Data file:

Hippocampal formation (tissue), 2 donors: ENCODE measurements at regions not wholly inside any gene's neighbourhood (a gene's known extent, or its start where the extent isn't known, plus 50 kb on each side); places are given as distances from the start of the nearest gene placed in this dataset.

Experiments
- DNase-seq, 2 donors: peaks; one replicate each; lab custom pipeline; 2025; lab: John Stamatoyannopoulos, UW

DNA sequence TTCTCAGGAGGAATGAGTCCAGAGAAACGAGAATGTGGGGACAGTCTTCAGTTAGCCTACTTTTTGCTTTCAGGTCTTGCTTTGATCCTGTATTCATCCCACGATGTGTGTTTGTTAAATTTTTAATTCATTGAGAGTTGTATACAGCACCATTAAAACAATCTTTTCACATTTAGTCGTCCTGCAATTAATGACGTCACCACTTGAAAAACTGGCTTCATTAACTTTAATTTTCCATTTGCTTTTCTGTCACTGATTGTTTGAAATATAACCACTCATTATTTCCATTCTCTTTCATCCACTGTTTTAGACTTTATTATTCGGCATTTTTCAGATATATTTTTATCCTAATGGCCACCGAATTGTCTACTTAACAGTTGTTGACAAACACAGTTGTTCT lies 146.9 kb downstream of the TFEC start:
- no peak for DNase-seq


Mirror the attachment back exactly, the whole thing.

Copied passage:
Hippocampal formation (tissue), 2 donors: ENCODE measurements at regions not wholly inside any gene's neighbourhood (a gene's known extent, or its start where the extent isn't known, plus 50 kb on each side); places are given as distances from the start of the nearest gene placed in this dataset.

Experiments
- DNase-seq, 2 donors: peaks; one replicate each; lab custom pipeline; 2025; lab: John Stamatoyannopoulos, UW

DNA sequence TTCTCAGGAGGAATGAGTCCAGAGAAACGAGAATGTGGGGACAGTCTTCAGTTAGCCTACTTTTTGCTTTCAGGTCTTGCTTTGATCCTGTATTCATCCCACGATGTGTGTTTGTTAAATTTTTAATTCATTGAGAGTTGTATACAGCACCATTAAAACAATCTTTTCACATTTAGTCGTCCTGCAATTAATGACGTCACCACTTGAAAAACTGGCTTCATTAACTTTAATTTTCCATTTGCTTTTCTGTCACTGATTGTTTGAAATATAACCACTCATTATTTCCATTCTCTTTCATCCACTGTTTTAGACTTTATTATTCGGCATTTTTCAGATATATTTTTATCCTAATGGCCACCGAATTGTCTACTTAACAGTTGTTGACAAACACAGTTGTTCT lies 146.9 kb downstream of the TFEC start:
- no peak for DNase-seq